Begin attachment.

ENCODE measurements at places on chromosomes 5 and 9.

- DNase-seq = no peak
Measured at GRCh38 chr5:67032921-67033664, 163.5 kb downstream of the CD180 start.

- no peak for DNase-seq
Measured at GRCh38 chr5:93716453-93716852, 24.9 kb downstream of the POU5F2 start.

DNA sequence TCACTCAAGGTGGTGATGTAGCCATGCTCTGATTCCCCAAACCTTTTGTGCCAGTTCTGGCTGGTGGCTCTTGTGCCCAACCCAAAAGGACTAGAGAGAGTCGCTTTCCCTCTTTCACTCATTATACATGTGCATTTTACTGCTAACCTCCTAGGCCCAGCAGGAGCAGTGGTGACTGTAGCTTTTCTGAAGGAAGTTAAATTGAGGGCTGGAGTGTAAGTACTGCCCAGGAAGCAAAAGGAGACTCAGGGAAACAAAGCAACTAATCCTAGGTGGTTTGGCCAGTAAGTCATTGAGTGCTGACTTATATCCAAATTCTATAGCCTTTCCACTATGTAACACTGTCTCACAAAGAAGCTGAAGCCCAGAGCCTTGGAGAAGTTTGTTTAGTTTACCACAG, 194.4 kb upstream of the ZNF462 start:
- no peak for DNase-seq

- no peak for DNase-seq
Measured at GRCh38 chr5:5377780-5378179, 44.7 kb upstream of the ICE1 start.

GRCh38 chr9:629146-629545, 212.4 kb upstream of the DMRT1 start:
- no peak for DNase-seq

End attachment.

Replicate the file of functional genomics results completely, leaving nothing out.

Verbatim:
ENCODE measurements at places on chromosomes 5 and 9.

- DNase-seq = no peak
Measured at GRCh38 chr5:67032921-67033664, 163.5 kb downstream of the CD180 start.

- no peak for DNase-seq
Measured at GRCh38 chr5:93716453-93716852, 24.9 kb downstream of the POU5F2 start.

DNA sequence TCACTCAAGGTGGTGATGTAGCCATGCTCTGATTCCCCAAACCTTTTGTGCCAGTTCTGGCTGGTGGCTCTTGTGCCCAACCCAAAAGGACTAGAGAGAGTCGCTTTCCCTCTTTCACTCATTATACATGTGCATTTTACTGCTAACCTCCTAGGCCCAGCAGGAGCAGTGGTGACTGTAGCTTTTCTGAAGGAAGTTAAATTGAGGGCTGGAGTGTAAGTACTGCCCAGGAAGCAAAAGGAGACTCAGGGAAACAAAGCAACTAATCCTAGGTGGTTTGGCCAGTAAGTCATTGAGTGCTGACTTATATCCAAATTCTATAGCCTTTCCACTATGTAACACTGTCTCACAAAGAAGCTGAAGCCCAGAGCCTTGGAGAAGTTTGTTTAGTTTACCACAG, 194.4 kb upstream of the ZNF462 start:
- no peak for DNase-seq

- no peak for DNase-seq
Measured at GRCh38 chr5:5377780-5378179, 44.7 kb upstream of the ICE1 start.

GRCh38 chr9:629146-629545, 212.4 kb upstream of the DMRT1 start:
- no peak for DNase-seq